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Human resources information systems can be a “gold mine” for hackers, and it’s more important than ever for HR to fight increasingly complex threats to employee data, practitioners told Bloomberg BNA.
“HR employees are the first line of defense against fraud” and hacking that is committed through telephone calls, phishing e-mails, fake websites and other avenues, Jim DeGraw, a partner in Ropes & Gray’s corporate technology group in San Francisco, told Bloomberg BNA Jan. 4.
While there’s always been a risk in the age of computers, the cyber threats are more apparent and numerous than in the past, from crime rings to foreign actors, and even to employees within an organization. And today’s cybersecurity breaches may look a bit different than those of the past.
DeGraw cited an incident of fraud perpetrated through false access to W-2 forms. A number of organizations were hit by a scam involving a convincing-looking e-mail that supposedly came from the CEO to a junior employee asking for W-2 forms, he said. As a result of the junior employee complying with the fake request, a number of employees had false tax returns filed by the bad actors, resulting in a “personal nightmare” for the workers and a “total embarrassment” for the company, he said. “Cybersecurity threats are not just people trying to infiltrate computers through firewalls in ways that employees can’t see,” DeGraw noted.
To avoid these kinds of breaches, companies need to have a culture where employees feel they can ask questions, DeGraw recommended. “If you don’t have a culture where people can question, and just have to respond, then there’s a problem,” he said. Additionally, security policies should include components for messaging and training employees, employee awareness, rewards for good decisions and discipline for negligence. There need to be consequences to bad actions by employees who are intending fraud or who should have known better, he said.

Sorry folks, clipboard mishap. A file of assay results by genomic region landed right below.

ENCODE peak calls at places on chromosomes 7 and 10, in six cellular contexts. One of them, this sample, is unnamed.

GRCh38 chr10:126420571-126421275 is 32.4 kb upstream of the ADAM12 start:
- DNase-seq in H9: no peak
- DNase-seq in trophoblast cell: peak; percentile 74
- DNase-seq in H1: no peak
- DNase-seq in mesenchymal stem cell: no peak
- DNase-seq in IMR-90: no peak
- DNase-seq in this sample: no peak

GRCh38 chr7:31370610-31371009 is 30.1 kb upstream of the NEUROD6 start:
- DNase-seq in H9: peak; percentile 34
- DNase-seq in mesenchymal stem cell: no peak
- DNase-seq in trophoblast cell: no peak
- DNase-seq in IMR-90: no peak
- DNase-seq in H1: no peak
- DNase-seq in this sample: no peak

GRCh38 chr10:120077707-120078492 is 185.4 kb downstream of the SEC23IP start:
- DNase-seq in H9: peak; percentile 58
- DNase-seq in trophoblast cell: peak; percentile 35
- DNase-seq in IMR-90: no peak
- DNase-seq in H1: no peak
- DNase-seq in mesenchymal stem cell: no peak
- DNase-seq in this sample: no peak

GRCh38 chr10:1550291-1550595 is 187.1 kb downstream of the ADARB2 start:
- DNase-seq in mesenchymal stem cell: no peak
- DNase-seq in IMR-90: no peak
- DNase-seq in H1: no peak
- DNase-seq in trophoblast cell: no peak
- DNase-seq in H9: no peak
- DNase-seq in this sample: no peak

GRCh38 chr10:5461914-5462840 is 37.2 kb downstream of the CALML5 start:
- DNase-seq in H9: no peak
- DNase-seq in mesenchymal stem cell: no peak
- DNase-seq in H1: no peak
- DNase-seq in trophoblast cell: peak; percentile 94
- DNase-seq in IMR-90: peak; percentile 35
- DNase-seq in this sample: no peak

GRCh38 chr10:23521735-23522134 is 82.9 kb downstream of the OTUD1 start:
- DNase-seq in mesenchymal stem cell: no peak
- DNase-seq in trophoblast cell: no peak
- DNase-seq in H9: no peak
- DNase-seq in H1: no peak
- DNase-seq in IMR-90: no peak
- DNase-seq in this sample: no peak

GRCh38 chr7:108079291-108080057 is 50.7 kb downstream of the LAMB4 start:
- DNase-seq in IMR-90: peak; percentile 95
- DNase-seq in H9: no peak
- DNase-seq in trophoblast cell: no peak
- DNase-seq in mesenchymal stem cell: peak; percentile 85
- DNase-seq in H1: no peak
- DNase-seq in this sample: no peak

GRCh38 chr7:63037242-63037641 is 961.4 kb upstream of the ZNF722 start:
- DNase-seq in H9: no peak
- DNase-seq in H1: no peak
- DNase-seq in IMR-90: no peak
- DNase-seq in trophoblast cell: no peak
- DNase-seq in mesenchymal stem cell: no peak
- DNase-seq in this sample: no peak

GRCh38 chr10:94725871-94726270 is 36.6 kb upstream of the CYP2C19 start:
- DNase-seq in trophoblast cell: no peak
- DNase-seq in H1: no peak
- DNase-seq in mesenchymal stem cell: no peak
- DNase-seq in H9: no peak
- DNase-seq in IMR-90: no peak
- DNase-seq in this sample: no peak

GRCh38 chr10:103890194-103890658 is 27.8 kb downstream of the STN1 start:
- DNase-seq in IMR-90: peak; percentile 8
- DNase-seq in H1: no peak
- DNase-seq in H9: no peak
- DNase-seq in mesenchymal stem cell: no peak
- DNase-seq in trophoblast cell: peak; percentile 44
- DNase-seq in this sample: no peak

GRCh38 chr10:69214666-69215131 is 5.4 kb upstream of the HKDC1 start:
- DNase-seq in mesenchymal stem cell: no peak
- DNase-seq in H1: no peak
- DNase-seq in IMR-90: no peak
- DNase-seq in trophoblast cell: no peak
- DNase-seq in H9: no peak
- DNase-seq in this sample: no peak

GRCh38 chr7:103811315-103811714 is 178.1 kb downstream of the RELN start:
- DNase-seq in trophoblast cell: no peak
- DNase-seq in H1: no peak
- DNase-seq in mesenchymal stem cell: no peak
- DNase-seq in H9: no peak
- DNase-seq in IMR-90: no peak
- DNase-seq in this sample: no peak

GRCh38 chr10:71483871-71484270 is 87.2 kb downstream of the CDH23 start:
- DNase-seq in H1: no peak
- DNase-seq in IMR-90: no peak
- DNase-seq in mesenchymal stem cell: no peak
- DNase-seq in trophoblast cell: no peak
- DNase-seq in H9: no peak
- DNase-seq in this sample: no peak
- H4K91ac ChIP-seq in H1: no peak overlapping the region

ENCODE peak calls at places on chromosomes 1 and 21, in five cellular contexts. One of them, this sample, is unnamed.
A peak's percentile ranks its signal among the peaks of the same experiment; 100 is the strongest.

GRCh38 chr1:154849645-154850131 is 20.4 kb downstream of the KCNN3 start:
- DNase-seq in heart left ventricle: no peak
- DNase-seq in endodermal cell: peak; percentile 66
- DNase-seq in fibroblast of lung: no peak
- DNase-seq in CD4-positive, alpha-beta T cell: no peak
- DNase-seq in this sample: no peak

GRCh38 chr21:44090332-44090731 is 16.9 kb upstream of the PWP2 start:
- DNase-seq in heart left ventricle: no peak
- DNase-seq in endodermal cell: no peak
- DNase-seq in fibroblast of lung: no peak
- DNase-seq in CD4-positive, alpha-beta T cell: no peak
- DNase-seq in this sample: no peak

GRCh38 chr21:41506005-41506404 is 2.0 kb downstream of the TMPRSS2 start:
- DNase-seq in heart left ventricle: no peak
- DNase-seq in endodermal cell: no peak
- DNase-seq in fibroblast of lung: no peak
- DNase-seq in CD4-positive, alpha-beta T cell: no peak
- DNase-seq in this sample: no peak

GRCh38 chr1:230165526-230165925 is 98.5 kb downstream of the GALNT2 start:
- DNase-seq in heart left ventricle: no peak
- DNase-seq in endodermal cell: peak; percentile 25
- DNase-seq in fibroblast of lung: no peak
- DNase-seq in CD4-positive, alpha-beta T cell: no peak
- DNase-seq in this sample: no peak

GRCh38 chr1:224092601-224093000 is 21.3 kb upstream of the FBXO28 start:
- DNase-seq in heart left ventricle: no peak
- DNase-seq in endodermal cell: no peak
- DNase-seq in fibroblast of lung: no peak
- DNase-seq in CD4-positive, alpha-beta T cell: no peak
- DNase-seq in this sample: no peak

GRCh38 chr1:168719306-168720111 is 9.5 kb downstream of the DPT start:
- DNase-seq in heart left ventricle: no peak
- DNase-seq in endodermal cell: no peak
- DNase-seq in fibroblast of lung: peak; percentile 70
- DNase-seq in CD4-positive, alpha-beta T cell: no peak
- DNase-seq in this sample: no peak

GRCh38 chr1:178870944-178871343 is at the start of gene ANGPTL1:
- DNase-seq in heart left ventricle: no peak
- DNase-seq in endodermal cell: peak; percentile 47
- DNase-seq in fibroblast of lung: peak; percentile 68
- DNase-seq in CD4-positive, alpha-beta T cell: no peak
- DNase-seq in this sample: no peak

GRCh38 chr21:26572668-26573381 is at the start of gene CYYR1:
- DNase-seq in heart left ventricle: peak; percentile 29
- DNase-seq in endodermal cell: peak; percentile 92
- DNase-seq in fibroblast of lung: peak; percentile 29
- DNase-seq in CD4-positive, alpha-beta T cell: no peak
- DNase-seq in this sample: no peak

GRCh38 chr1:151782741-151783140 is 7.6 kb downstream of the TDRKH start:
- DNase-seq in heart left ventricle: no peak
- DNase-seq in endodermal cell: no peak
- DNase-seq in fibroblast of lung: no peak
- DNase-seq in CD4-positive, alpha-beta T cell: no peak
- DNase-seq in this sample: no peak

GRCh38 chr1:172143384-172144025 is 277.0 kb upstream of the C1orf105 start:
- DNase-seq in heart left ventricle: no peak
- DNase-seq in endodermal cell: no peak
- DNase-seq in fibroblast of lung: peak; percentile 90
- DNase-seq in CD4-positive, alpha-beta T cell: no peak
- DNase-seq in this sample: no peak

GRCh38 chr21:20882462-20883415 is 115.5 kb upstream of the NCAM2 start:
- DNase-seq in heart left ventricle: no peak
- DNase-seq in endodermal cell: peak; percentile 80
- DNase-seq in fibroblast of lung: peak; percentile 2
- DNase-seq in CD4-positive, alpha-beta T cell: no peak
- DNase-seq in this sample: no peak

One particular challenge that has appeared as companies become increasingly digitized is that HR must keep track of employee data as it flows to many different applications, Al Sargent, senior director of product marketing for security software provider OneLogin, told Bloomberg BNA Jan. 3.
“From an HR risk perspective, this is a really big challenge,” Sargent said. HR is tasked with figuring out who can see the information in disparate areas of the company, and that can be an incredibly “complex web of permissions.”
To further complicate the matter, “a lot of HR professionals aren’t even aware of this,” Sargent said. Not only should HR be in control of who is accessing employee data, this is a compliance concern as well, he said. Many companies don’t realize how many applications they’re using, so the risk to the information is underestimated. One way to manage permissions is to use HR information systems that can automatically determine who may access which applications through employees’ titles, departments or level of management. “It’s proving to be a very accurate way” of navigating the complexity of permissions, Sargent said.
Fighting cyber risks requires all employees to be vigilant, Jonathan Katz, director of the Maryland Cybersecurity Center and a professor at the University of Maryland’s Department of Computer Science, told Bloomberg BNA Jan. 3.
HR must work to educate employees not only about their activity at work, but also about securing their personal accounts. “If you use one password on an external service that is breached, and use that password at work, it won’t be hard to figure out,” he said.
HR is aware of cyber threats and of the importance of stopping breaches, but it faces challenges, Katz said. For one thing, getting information to the executive suite can be difficult and requires executives to possess a knowledge of cybersecurity that they may not have. In addition, there aren’t a lot of great resources available for teaching people the skill set needed to fight cyber threats, so organizations should hire dedicated employees to perform this task, Katz said.
It ultimately comes down to the people, he said. It’s one thing to be aware and know what has to be done, and then employers must strive to train every employee to comply. Despite these efforts, however, the average worker may not be able to live up to the demands, and employers will likely need better technological innovations to manage the complexity of the problem, he said.
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